Funko plans to reduce its SKU count by 30%, Interim CEO Michael Lunsford announced, as the company posted a $73.0 million loss for Q2.  The SKU reduction is a key part of the strategy to turn around the company, which deteriorated to this year’s Q2 loss from a $14.7 million profit in Q2 2022.  The losses were even worse than the whopping $61.1 million loss in Q1 (see "$61.1 Million Loss for Q1").

Sales were down 24%, from $316 million in Q2 2022 to $240 million in Q3 2023.

Lunsford disclosed that large wholesale customers had been cutting their inventories, which had been one reason for the company’s performance in Q2, and warned of continued tough conditions for the rest of the year, lowering guidance.

Not only did customer inventory reductions contribute to the sales decline; they also hit gross margin as Funko took immediate write-downs on some inventory.  "Customer order cancellations during the quarter resulted in a formulaic increase in our inventory obsolescence reserve," COO and CFO Steve Nave said in explaining the margin decline.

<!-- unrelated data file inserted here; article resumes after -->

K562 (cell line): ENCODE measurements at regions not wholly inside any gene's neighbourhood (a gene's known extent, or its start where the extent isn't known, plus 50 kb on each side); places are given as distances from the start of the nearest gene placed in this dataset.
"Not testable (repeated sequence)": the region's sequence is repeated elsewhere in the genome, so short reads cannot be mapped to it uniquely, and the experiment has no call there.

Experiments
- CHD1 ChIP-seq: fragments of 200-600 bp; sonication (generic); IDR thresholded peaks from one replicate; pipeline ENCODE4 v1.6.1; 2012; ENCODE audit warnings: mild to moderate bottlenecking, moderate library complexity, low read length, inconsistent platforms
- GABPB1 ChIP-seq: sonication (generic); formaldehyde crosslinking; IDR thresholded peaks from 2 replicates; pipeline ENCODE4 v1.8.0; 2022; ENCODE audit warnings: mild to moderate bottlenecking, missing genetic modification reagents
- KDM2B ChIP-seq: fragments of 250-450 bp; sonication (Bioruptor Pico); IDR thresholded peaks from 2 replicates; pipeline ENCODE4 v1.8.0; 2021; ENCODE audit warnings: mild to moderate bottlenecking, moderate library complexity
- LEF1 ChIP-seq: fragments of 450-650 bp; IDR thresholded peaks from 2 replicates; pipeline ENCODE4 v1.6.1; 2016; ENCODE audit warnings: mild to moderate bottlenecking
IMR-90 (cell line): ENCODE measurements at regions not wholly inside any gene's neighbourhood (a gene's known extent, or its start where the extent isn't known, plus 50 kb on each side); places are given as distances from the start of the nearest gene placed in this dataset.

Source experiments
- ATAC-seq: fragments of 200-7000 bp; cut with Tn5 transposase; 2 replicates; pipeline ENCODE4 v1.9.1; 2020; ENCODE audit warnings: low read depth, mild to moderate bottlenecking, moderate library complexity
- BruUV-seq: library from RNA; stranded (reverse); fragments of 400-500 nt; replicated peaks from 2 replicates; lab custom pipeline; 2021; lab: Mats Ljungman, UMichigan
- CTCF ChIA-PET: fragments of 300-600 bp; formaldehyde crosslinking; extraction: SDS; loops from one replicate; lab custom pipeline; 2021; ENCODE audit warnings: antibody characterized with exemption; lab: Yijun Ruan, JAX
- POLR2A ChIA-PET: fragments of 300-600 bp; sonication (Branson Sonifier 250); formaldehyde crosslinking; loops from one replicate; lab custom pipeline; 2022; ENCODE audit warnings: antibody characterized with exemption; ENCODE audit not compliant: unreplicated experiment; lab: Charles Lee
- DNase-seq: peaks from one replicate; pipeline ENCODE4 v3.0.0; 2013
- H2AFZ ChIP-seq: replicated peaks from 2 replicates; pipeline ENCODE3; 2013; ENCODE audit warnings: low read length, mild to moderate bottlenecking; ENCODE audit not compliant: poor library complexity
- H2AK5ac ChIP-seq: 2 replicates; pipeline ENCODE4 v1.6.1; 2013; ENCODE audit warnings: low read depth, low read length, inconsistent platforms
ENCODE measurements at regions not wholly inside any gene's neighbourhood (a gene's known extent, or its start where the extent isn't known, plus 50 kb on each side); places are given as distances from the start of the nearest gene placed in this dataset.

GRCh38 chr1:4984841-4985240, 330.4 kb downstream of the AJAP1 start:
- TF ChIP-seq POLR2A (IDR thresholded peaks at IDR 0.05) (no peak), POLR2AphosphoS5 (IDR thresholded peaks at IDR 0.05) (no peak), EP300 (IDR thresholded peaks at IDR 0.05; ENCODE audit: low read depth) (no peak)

Lunsford described the rationale for the SKU count reduction.  "Our fans and our partners demand that we be quick-to-market, responsive to rapidly changing pop culture, nimble and creative in our product designs, and operationally excellent," he said in the conference call.  "Over the past two years, we lost sight of the importance of these competencies, and as a result, the number of product lines and SKUs that we have produced has grown rapidly, bringing too much complexity to the business with too little return.  We believe that the best path forward for Funko is to focus our energy on fewer product lines and fewer SKUs."

The reduction in the number of products offered is driving cost cuts, including the wave of layoffs announced last week (see "Funko Cutting 180-200 Employees").  Funko also plans to take a less aggressive inventory posture, likely allowing stock-outs at retail.

Lunsford replaced former CEO Brian Mariotti, who left his position in mid-July (see "Funko CEO Out").